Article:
Dec 2015 – 2018, NIHR HS&DR Project: 14/04/28 £477,277. 

    Chief investigator: Dr Denis Walsh; Co-investigators: Dr Simon Bishop (University of Nottingham), Emeritus Professor Lorraine Culley (De Montfort University), Dr Miranda Dodwell (City University London), Professor Christine McCourt (City University London), Professor Helen Spiby (University of Nottingham), Professor James Thornton (University of Nottingham), Ms Sonia Byers (North East Ambulance Service NHS Foundation Trust), Dr Jane Wilkinson (NHS West Cheshire CCG), Mrs Lynne Pacanowski (Guys & St Thomas' NHS Foundation Trust).

  • Nurture Early for Optimal Nutrition (NEON) study Jan 2015 – 2019; Principal investigator: Professor Monica Lakhanpaul, University College London
    Partners and collaborators involved: University College London; London Borough of Tower Hamlets; The Parent and Family Support Services in Tower Hamlets; UCL Partners; British Heart Foundation and Newcastle University.

  •  Endometriosis: Improving the well-being of couples (Endopart) Culley (PI), Mitchell, Hudson, Denny, Raine-Fenning (University of Nottingham). ESRC ES/J003662/1. 2012-13.
  • Embedding structured self management education programmes for Type 2 diabetes in a multi-ethnic primary care setting. NIHR Programme Development Grant. Davies (PI), Brennan, Baker, Carey, Culley, Daly, Elster, Gray Johnson, Khunti, Mather, Patel, Speight, Sturt. 2012-13.
  • Research in Children’s Health. Culley, Lakhanpaul, Hudson. University of Leicester/University College London 2011-2012.
  • Transnational Reproduction an exploratory study of UK residents who travel abroad for fertility treatment (Transrep):. Culley (PI), Hudson, Pacey, Blyth, Norton, ESRC RES 000-22-3390. 2009-2011. Collaboration with Universities of Sheffield, Swansea, Huddersfield. See www.transrep.co.uk.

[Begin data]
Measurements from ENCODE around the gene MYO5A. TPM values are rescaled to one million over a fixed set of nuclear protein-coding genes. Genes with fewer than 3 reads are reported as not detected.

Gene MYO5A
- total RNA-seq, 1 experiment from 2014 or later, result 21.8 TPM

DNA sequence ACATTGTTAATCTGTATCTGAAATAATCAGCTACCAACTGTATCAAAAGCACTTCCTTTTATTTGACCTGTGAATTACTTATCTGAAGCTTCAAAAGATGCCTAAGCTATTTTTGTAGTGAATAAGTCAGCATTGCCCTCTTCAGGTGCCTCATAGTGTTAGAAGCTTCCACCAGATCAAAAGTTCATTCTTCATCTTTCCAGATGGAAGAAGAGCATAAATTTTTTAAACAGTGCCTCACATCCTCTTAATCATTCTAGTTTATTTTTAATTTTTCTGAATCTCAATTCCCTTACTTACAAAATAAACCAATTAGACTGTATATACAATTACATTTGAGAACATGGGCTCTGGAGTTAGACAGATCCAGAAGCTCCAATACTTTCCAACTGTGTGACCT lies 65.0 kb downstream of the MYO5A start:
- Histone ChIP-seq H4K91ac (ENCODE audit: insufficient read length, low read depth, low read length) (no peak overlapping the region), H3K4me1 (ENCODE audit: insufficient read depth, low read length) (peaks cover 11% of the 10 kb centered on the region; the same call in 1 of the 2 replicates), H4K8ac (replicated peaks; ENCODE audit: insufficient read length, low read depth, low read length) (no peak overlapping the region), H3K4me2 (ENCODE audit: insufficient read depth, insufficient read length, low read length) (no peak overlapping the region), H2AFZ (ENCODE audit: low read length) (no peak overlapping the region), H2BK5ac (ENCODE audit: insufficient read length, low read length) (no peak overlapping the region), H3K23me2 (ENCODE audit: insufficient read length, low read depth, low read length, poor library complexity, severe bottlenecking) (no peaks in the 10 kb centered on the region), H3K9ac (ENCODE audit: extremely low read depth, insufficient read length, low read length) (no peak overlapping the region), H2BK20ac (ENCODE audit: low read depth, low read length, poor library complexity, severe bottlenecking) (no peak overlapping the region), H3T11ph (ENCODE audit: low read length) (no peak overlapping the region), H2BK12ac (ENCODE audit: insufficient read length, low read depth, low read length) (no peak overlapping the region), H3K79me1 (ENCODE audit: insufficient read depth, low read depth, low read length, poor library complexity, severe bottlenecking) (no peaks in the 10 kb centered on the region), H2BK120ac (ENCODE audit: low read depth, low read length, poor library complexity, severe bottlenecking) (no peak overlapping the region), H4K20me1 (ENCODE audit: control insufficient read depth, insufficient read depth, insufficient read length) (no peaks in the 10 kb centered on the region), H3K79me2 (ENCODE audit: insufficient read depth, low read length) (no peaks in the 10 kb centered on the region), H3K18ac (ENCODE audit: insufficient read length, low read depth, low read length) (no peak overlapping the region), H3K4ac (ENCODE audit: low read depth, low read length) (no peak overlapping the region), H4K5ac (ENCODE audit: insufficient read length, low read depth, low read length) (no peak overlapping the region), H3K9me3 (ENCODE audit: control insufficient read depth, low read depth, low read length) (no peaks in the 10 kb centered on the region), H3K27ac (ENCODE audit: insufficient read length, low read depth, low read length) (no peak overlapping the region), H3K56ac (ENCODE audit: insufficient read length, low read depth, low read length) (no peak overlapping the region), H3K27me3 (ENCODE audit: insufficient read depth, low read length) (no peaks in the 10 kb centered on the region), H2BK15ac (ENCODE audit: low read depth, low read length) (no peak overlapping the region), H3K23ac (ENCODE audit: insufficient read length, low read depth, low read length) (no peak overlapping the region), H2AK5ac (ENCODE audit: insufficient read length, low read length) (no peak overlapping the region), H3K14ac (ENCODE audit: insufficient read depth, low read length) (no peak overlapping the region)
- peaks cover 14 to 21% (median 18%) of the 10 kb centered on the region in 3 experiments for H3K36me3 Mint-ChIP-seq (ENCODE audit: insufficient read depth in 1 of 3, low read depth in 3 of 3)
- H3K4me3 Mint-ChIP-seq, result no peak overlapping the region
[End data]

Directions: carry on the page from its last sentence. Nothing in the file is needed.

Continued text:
• Endometriosis and Cultural Diversity (Endocul): improving services for minority ethnic women. Denny, Culley, Papadopoulos, Mann. Department of Health, Research for Patient Benefit Programme. 2007-10. www.endocul.co.uk. Collaboration with Birmingham City and Middlesex Universities, Birmingham Women’s Hospital.
  • Educational experiences of young people with sickle cell disease. ESRC RES 000-23-1486. Dyson (PI), Culley, Atkin, Demaine. 2006-2011. Collaboration with Universities of York and Loughborough.
  • Contextualising patient-centre professionalism in nursing practice: consulting with patients, professionals and stakeholders. Rapport, Doel, Culley, Mooney, Jones, Evans, Maggs, Hutchings. GNC Trust. CI 2009-2010 Collaboration with University of Swansea.
  • Management and Interventions for Asthma in South Asian Children. NIHR Health Services Research 2009-2012 Lakhanpaul, Culley, Johnson, McFeeters, Robertson, Bird. Wilson. Collaboration with University of Leicester and Leicester City PCT.
  • Asthma and South Asian Children; Systematic Review. Asthma UK 2010-2011. Lakhanpaul, Culley, Johnson, McFeeters, Robertson, Bird. Collaboration with University of Leicester and Leicester City PCT.
  • Department of Health, Pacesetters Programme. Evaluation for the East Midlands Region. Johnson, Culley, Fleming 2008-2009. Collaboration with Leicester PCT and Department of Health.
  • Public Perceptions of Gamete Donation in British South Asian Communities (GAMDON). ESRC. 20005-6. Lorraine Culley (PI), Johnson, Rapport, Bharadwaj. RES-160-25-0044. (please link title to http://www.esrc.ac.uk/my-esrc/grants/RES-160-25-0044/read)

Professional esteem indicators

  • Editorial Board Reproductive Biomedicine and Society
  • Editorial Board, Journal of Research in Nursing
  • ESRC Peer Review College
  • ESRC Rapporteur End of Award Reports
  • Reviewer of bids for a wide range of organisations including national charities (eg Wellcome Trust, Diabetes UK, Cancer UK ); Research Councils (ESRC, MRC) and the National Institute for Health Research – Health Services Research, Service Delivery and Organisation and Research for Patient Benefit ProgrammesAssessor for external Professorial and Readership appointments
  • Reviewer for international journals including:
  1. Social Science and Medicine
  2. British Medical Journal
  3. Journal of Advanced Nursing
  4. Ethnicity and Health
  5. Qualitative Health Research
  6. Journal of Research in Nursing
  7. Human Fertility
  8. Human Reproduction
  9. Reproductive Health Matters
  10. Journal of Medical Humanities
  11. Journal of Reproductive and Infant Psychology
  12. Diversity in Health and Care.
Lorraine Culley